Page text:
(SLW): Is Silver in a Bubble?
Over the past five years, silver as represented by the iShares Silver Trust (SLV) is up roughly 75% on the type of steady march higher that investors dream about, despite being down about 7.5% over the past year. Earlier this week, Silver Wheaton Corp. (USA) (NYSE:SLW) CEO Randy Smallwood told CNBC that he saw precious-metals pricing going much higher from current levels. The comment led me to consider what alternative Smallwood might have to that position, if any, and to consider whether the long-term uptrend could continue.
While there are many typical hallmarks of a bubble scenario, most are not present in the silver market -- I hesitate to say none for fear of a barrage of examples. Ultimately, I agree with Smallwood and remain bullish on silver. Let's look at four common features of a bubble that aren't present in the silver market.
Disconnect from reality: Perhaps the greatest hallmark of a bubble is the ability of investors to ignore reality. For example, during the housing bubble, banks continued to lend on the theory that "housing prices cannot go down." From 2007 to 2009, the Case-Shiller Home Price Index collapsed from 225 down to 150.
The recent decline in the price of silver has been under control and driven by negative catalysts. Recently, the Bureau of Labor Statistics released data that indicated that jobless claims had hit a five-year low. This is negative for silver on two fronts. First, it may suggest that the economy is strengthening, making the safe-haven nature of precious metals less attractive. Secondly, the Federal Reserve, as a part of the current round of quantitative easing, has made clear that its current actions and policy initiatives are tied to the labor market -- the Fed it will keep rates near zero until unemployment dips below 6.5%. Smallwood cited the actions of various central banks and the primary positive catalyst he currently sees for silver prices.
A parabolic move higher. If you go back and study some of the previously celebrated bubbles, one common feature is that before the bubble bursts, buying became so frenzied that the asset prices climbed in a nearly vertical path. When these bubbles then burst, prices tend to crater. That's particularly true in precious metals and even more pronounced in silver.
Yet the move lower has been gradual and not what one would expect in a bubble scenario. You could argue that we are in a bubble, but that the really big up move has yet to come. If this were true, an investment would still be safe. Even so, I do not believe this is the case.
Structural breakdown. In the midst of a bubble, any asset even loosely tied to the hysteria begins to trade as if it were the same thing. In the case of silver, miners such as Pan American Silver Corp. (USA) (NASDAQ:PAAS) and First Majestic Silver Corp (NYSE:AG) would be expected to trade alongside silver. In the past month, however, while SLV is up nearly 4%, Pan American is down nearly 4% and First Majestic is down 6.5%. The move lower for Pan American comes even as the company reported record production for the most recent quarter.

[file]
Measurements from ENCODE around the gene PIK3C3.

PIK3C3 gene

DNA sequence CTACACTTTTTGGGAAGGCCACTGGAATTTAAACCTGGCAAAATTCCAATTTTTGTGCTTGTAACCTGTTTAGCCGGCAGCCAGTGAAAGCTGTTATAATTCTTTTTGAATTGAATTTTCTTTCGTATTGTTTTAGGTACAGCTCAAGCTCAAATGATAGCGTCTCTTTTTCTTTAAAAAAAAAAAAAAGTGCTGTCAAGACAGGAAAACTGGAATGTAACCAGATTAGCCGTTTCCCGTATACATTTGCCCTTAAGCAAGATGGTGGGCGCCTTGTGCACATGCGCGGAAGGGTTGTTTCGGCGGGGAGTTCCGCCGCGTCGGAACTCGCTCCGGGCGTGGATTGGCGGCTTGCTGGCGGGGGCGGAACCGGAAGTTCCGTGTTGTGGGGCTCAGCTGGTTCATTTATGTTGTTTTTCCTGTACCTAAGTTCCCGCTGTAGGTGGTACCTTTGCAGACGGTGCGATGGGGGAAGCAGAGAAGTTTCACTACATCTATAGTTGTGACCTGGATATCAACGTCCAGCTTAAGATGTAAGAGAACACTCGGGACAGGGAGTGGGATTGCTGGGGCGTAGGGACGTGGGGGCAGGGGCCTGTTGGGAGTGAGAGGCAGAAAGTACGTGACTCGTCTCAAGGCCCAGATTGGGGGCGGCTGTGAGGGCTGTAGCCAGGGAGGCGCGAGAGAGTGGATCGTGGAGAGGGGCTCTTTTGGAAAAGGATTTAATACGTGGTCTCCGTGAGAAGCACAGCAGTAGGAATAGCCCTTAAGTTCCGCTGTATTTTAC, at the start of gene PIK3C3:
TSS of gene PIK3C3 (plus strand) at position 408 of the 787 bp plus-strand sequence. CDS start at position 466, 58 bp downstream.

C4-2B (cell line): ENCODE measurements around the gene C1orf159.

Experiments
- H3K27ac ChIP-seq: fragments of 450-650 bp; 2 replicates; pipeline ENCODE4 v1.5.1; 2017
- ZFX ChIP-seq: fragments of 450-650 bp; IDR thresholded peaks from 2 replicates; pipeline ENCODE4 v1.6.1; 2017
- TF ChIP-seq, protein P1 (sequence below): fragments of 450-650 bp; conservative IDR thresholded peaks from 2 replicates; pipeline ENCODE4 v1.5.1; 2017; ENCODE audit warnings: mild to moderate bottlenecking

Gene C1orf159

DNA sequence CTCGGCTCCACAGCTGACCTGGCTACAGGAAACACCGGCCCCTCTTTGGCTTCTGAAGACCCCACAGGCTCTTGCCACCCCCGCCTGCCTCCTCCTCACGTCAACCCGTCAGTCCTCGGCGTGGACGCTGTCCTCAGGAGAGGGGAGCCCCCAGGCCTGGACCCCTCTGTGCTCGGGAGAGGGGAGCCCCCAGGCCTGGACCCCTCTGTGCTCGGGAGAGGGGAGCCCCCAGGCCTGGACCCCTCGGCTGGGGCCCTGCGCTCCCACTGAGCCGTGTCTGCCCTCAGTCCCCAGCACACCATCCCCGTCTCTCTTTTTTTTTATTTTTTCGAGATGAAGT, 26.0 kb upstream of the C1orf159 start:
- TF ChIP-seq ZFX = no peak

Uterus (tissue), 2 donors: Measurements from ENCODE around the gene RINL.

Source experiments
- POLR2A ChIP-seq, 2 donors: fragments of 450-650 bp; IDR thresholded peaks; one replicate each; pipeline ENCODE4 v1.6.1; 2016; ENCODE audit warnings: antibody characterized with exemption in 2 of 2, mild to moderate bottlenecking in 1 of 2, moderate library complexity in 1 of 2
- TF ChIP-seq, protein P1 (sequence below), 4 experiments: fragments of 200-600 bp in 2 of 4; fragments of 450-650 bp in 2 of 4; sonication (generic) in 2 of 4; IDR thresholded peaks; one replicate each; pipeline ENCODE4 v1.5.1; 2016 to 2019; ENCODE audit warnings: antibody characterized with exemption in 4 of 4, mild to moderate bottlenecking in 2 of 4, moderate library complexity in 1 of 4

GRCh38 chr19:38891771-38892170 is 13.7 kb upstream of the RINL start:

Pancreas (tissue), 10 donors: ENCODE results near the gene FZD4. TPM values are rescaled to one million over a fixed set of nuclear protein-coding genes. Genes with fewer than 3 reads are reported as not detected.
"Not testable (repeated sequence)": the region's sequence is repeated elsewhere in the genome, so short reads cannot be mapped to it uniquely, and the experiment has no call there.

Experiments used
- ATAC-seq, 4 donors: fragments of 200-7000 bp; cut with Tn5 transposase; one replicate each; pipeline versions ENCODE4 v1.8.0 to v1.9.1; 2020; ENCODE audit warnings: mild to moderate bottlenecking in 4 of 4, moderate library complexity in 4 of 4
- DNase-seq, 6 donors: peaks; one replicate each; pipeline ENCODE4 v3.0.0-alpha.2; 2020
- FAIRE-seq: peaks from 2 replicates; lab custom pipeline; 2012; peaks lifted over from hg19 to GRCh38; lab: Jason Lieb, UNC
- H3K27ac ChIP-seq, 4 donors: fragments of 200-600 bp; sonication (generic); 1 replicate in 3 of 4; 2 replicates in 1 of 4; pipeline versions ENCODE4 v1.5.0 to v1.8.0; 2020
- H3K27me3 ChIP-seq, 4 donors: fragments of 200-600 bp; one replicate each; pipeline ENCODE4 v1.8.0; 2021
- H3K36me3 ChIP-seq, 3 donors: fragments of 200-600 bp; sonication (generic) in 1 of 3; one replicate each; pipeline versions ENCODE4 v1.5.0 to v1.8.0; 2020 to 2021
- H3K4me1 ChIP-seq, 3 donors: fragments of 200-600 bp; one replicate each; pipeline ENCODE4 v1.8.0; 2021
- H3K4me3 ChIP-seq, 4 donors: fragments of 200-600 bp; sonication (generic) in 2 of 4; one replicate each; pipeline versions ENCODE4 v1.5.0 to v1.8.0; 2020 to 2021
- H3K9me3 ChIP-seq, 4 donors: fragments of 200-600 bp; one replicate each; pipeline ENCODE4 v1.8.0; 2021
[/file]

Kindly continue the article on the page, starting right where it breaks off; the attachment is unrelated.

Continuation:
Part of the reason for this divergence is that when recessionary forces exist in the economy, miners may be treated as companies rather than as commodity plays. Ongoing cost pressures, global macroeconomic weakness, and the debt crisis have each contributed to pushing down on mining stocks. Trading the miners can be tricky because of these often competing forces. As some of these recessionary pressures are alleviated, if the upward impetus on silver remains, the miners may outperform in the immediate term.http://www.insidermonkey.com/blog/ishares-silver-trust-slv-silver-wheaton-corp-slw-is-silver-in-a-bubble-59637/2/
I forgot this one Shaza sent me yesterday.
China accounts for nearly half of world's new money supply
China has seen its money supply surpass that of developed countries since 2009 and has emerged as the world's biggest "money printing machine."
In 2008, the country added 7.1 trillion yuan (US$1.13 trillion) to the currency market, while the United States added 5.08 trillion yuan (US$815 billion) and Europe 5.7 trillion yuan (US$915 billion).
In 2009, China added 13.5 trillion yuan (US$2.1 trillion), while the US, Japan and the eurozone significantly scaled back their supplies. China has been steadily adding 12 trillion yuan (US$1.9 trillion) each year since 2009.
Following the global financial crisis of 2008, major economies in the world have been "printing money." Examples include the quantitative easing measures adopted by the United States and the European Central Bank's "unlimited" bond-buying program. Most recently, Japan launched its own version of quantitative easing on Jan. 22 by raising its inflation target and announcing open-ended purchases of government bonds.
The amount of newly increased money supply peaked in 2012, totaling over 26 trillion yuan (US$4.1 trillion), with China accounting for nearly half of it.
China also saw record surplus money in 2012, with its money supply pegged at 1.88 times that of its GDP. The global average in 2011 was 126% of GDP.
A jump in China's consumer price index in December last year had further fueled concerns about the surplus supply of money printed by the central bank and its potential risks. Some analysts played down these concerns, saying that surplus money had become a universal phenomenon and that most of the countries experiencing it could boast a higher per capita income.